Deep questions.
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Re: Tongue Twisters from other languages.

#13  Postby Animavore » Mar 21, 2011 6:50 pm

I did find it an interesting question. I was surprised at a lack of response. I just put it down to people seeing my name and thinking I was joking. I had thought there might already be some information on this?
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Re: Tongue Twisters from other languages.

#14  Postby natselrox » Mar 21, 2011 6:56 pm

Ah! One paper, neuroimaging. :roll:

Suggests a neural cause.

Abstract wrote:This study used fMRI to investigate the neural basis of the tongue-twister effect in a sentence comprehension task. Participants silently read sentences equated for the syntactic structure and the lexical frequency of the constituent words, but differing in the proportion of words that shared similar initial phonemes. The manipulation affected not only the reading times and comprehension performance, but also the amount of activation seen in a number of language-related cortical areas. The effect was not restricted to cortical areas known to be involved in articulatory speech programming or rehearsal processes (the inferior frontal gyrus and anterior insula), but also extended to areas associated with other aspects of language processing (inferior parietal cortex) associated with phonological processing and storage.


pdf: http://www.neurosci.umn.edu/courses/415 ... _paper.pdf

We'll have to mail someone more knowledgable the questions you asked! But I'm too tired and drunk to do that. Maybe tomorrow! But this is important!

:cheers:
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Re: Tongue Twisters from other languages.

#15  Postby HomerJay » Mar 21, 2011 7:09 pm

暖かくなったから、暖かい服を使った
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Re: Tongue Twisters from other languages.

#16  Postby The_Metatron » Mar 21, 2011 8:05 pm

I have found that no Korean I ever met can say "lizard pizza". It comes out "rigid peacha".
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Re: Tongue Twisters from other languages.

#17  Postby Jbags » Mar 23, 2011 6:28 am

I can give you a little from Mandarin:

四十四,十是十,十四是十四,四十是四十
(Sì shí sì, shí shì shí, shí sì shì shí sì, sì shí shì sì shí)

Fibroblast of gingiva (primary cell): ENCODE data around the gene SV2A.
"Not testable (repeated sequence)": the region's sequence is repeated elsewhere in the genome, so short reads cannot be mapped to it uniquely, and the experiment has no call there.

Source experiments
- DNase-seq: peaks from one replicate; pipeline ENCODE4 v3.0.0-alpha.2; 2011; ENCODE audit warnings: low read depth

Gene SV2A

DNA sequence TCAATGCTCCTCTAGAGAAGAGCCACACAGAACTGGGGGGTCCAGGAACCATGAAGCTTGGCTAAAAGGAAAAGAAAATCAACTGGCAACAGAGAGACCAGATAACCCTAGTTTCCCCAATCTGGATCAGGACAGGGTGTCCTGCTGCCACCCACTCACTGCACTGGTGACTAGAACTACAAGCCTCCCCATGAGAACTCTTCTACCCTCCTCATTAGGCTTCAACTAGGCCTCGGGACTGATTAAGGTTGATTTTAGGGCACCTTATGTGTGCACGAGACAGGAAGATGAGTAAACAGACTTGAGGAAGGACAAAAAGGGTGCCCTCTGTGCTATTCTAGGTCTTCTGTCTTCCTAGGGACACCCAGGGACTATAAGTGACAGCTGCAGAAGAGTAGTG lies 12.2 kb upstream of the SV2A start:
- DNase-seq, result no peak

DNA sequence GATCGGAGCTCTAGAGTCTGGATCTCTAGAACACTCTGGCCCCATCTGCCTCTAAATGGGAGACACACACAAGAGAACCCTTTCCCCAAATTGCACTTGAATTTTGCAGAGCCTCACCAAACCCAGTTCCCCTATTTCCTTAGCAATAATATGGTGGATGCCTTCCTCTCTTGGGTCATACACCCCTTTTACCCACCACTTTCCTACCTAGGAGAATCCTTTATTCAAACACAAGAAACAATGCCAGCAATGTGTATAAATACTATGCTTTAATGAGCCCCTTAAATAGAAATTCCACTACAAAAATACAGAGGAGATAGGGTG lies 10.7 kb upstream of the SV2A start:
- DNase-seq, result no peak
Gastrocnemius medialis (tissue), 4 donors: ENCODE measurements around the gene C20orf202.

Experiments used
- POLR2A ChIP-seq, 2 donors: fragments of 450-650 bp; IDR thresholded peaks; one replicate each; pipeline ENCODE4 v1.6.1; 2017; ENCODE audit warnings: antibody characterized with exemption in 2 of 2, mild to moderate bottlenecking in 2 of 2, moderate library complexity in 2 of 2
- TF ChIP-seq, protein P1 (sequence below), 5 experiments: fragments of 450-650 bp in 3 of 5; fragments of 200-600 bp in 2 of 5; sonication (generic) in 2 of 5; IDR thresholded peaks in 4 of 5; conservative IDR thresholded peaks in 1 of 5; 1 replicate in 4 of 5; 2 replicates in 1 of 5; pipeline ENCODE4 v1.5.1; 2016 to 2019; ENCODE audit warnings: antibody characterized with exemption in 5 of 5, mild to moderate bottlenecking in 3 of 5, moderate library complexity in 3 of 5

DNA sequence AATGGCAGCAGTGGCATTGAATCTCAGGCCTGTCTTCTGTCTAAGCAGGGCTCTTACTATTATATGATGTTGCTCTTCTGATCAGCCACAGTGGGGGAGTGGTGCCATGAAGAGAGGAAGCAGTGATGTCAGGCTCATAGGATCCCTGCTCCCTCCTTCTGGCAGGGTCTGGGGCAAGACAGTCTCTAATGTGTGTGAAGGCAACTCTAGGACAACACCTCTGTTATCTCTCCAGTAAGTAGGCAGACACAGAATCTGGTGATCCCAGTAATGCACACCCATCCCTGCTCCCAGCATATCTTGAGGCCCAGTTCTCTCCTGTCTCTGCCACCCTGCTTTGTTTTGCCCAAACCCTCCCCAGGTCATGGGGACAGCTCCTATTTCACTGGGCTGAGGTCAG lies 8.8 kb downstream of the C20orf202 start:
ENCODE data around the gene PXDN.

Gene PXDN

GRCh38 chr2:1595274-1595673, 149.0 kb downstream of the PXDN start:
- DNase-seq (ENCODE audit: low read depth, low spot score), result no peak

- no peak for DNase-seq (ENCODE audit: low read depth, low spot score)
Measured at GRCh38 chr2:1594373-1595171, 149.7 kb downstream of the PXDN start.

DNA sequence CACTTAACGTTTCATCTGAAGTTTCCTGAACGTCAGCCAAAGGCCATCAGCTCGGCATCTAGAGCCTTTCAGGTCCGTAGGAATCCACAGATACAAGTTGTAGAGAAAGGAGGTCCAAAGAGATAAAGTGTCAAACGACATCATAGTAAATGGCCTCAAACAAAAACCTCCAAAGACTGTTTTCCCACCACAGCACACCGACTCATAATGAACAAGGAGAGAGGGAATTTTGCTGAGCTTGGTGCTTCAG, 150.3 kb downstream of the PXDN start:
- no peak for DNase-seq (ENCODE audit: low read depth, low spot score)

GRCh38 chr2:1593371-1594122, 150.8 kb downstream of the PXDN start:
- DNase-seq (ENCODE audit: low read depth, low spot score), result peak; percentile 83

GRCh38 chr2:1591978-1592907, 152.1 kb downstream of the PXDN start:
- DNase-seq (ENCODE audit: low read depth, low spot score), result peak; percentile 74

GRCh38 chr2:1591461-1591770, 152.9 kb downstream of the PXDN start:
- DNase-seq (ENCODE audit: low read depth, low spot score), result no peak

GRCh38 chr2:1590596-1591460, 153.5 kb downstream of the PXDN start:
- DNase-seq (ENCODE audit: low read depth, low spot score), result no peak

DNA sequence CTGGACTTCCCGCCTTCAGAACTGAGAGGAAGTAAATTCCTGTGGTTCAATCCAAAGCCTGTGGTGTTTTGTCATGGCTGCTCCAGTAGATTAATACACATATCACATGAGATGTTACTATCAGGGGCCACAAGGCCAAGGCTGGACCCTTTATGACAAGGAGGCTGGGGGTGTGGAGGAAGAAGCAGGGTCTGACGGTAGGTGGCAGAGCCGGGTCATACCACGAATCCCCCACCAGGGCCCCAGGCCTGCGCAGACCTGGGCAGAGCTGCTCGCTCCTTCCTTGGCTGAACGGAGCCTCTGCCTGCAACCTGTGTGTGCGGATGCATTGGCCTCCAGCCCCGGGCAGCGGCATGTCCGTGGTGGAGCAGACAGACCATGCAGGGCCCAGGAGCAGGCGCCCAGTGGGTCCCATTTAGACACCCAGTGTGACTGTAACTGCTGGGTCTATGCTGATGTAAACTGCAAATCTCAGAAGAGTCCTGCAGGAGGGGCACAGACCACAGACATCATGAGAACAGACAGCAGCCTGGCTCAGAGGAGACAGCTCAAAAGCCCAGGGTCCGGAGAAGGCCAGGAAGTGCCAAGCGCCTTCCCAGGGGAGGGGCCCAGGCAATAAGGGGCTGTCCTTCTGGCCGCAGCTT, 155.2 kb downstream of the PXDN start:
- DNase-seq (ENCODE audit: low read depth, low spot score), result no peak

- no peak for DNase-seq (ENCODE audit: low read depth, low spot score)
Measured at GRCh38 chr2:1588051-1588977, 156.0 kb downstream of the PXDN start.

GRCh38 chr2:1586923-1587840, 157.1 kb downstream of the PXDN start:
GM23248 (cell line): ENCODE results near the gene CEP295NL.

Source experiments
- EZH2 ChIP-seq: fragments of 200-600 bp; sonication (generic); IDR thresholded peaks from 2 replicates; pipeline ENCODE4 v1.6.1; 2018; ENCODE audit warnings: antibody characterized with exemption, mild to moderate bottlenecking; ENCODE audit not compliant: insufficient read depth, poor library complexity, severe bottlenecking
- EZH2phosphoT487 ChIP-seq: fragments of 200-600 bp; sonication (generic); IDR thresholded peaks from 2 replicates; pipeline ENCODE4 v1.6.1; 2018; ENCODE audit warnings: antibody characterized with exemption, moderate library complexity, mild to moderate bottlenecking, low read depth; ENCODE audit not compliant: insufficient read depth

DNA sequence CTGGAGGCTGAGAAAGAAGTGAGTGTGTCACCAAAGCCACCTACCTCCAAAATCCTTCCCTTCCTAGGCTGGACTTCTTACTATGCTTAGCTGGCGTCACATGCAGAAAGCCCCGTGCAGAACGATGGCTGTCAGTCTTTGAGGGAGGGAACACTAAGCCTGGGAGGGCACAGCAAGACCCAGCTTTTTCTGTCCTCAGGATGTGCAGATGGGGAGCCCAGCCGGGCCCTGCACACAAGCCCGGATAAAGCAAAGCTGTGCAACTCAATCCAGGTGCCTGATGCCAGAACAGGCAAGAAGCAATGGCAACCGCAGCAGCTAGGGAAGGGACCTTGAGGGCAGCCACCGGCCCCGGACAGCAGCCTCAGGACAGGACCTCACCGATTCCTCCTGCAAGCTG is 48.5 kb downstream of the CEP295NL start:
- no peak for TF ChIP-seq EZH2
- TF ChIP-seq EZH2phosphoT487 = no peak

Four is four, ten is ten, fourteen is fourteen, forty is forty.

The trick here is twofold, firstly there's the conflict between the s and sh sounds. The s sound in chinese is very sharp and at the front of the mouth, whereas the sh is very far back in the mouth, much more exaggerated than your typical sh sound in English. Secondly, you have the different tones - the tone marks above the "i"s tell you whether you should say each while rising or falling in tone.

edit: I found this dictionary which includes sound files of pronounciations:

, shì, shí

Here's a longer one:

黑化黑灰化肥灰会挥发发灰黑讳为黑灰花会回飞;灰化灰黑化肥会会挥发发黑灰为讳飞花回化为灰
(Hēi huà hēi huī huàféi huī huì huī fǎ fǎ huī hēi huì wèi hēi huī huā huì huí fēi; huī huà huī hēi huàféi huì huì huī fǎ fǎ hēi huī wèi huì fēihuā huí huà wéi huī)

The meaning here is quite nonsensical, and again the trick comes in with juggling the tones.

Removed my crappy pronounciation guide in favour of pronounciation links. (Hēi is simply "hey" in English, there's no sound file)

huā, huà, huī, huì
féi, fēi, ,
wéi, wèi

(here's a guide to tones in Mandarin)

Completely tongue twisted when it comes to the ones in Bengali! But I'm an ok mimic so I might be able to give it a go if I heard it being said.
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Re: Tongue Twisters from other languages.

#18  Postby Galactor » Mar 23, 2011 6:49 am

Here's one from Holland:

De meid snijdt recht en de knecht snijdt schuin.

Translated: the girl slices straight and the knave (boy, jack) slices slanted.

It is of course about slicing bread - the maid can do it well, but the jack can't.

The amusing part of the tongue twister is that if you say it fast, you can end up saying "de knecht schijt schuin" which means that the jack shits slanted.
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Re: Tongue Twisters from other languages.

#19  Postby ughaibu » Mar 23, 2011 6:50 am

HomerJay wrote:暖かくなったから、暖かい服を使った
Read: attakakunattakara, attakai fukuo tsukatta. Did you make it up yourself? Attakakunakunatta would make more sense.
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Re: Tongue Twisters from other languages.

#20  Postby Corneel » Mar 23, 2011 10:21 am

Another one in Dutch: De postkoetskoetsier poetst de postkoets met postkoetspoets op een postkoetspoetsdoek. (main problem is ts/st)

And two in French on ch/s (ch pronounced as sh in English):
Un chasseur sachant chasser sait chasser sans son chien de chasse
Les chaussettes de l'archiduchesse sont-elles sèches? Archi-sèches!